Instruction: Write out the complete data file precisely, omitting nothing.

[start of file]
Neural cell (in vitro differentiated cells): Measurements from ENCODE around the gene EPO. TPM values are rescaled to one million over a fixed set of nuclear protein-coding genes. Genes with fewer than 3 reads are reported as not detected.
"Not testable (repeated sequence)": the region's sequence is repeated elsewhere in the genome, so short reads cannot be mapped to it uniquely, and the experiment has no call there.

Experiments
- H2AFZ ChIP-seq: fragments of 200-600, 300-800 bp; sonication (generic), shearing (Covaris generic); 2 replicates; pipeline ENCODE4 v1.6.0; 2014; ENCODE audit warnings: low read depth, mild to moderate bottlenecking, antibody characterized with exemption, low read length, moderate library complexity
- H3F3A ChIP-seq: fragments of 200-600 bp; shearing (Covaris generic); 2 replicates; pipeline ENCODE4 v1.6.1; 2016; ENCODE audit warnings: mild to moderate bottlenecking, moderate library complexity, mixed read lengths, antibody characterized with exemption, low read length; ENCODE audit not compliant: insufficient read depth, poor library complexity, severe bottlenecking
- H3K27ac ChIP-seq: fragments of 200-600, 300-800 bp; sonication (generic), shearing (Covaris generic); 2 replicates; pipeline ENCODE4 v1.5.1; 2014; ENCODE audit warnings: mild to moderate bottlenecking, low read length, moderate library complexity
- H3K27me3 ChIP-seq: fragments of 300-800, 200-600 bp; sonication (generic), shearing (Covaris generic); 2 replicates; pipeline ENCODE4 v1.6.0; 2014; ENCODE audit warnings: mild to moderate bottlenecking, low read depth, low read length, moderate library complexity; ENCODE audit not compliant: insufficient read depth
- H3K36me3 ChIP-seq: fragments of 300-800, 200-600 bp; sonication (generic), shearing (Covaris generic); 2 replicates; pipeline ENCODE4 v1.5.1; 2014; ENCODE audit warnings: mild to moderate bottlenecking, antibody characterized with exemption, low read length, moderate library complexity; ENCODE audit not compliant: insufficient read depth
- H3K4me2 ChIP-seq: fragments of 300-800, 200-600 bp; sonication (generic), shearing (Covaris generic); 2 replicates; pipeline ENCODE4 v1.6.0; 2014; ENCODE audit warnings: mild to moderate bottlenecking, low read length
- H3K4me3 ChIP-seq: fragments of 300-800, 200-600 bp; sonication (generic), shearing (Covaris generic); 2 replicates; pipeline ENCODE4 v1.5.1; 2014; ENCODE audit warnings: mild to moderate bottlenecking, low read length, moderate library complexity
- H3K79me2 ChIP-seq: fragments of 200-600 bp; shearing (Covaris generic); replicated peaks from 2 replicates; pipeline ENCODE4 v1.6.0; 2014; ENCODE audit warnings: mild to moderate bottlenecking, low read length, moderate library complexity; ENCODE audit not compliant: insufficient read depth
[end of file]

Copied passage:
Neural cell (in vitro differentiated cells): Measurements from ENCODE around the gene EPO. TPM values are rescaled to one million over a fixed set of nuclear protein-coding genes. Genes with fewer than 3 reads are reported as not detected.
"Not testable (repeated sequence)": the region's sequence is repeated elsewhere in the genome, so short reads cannot be mapped to it uniquely, and the experiment has no call there.

Experiments
- H2AFZ ChIP-seq: fragments of 200-600, 300-800 bp; sonication (generic), shearing (Covaris generic); 2 replicates; pipeline ENCODE4 v1.6.0; 2014; ENCODE audit warnings: low read depth, mild to moderate bottlenecking, antibody characterized with exemption, low read length, moderate library complexity
- H3F3A ChIP-seq: fragments of 200-600 bp; shearing (Covaris generic); 2 replicates; pipeline ENCODE4 v1.6.1; 2016; ENCODE audit warnings: mild to moderate bottlenecking, moderate library complexity, mixed read lengths, antibody characterized with exemption, low read length; ENCODE audit not compliant: insufficient read depth, poor library complexity, severe bottlenecking
- H3K27ac ChIP-seq: fragments of 200-600, 300-800 bp; sonication (generic), shearing (Covaris generic); 2 replicates; pipeline ENCODE4 v1.5.1; 2014; ENCODE audit warnings: mild to moderate bottlenecking, low read length, moderate library complexity
- H3K27me3 ChIP-seq: fragments of 300-800, 200-600 bp; sonication (generic), shearing (Covaris generic); 2 replicates; pipeline ENCODE4 v1.6.0; 2014; ENCODE audit warnings: mild to moderate bottlenecking, low read depth, low read length, moderate library complexity; ENCODE audit not compliant: insufficient read depth
- H3K36me3 ChIP-seq: fragments of 300-800, 200-600 bp; sonication (generic), shearing (Covaris generic); 2 replicates; pipeline ENCODE4 v1.5.1; 2014; ENCODE audit warnings: mild to moderate bottlenecking, antibody characterized with exemption, low read length, moderate library complexity; ENCODE audit not compliant: insufficient read depth
- H3K4me2 ChIP-seq: fragments of 300-800, 200-600 bp; sonication (generic), shearing (Covaris generic); 2 replicates; pipeline ENCODE4 v1.6.0; 2014; ENCODE audit warnings: mild to moderate bottlenecking, low read length
- H3K4me3 ChIP-seq: fragments of 300-800, 200-600 bp; sonication (generic), shearing (Covaris generic); 2 replicates; pipeline ENCODE4 v1.5.1; 2014; ENCODE audit warnings: mild to moderate bottlenecking, low read length, moderate library complexity
- H3K79me2 ChIP-seq: fragments of 200-600 bp; shearing (Covaris generic); replicated peaks from 2 replicates; pipeline ENCODE4 v1.6.0; 2014; ENCODE audit warnings: mild to moderate bottlenecking, low read length, moderate library complexity; ENCODE audit not compliant: insufficient read depth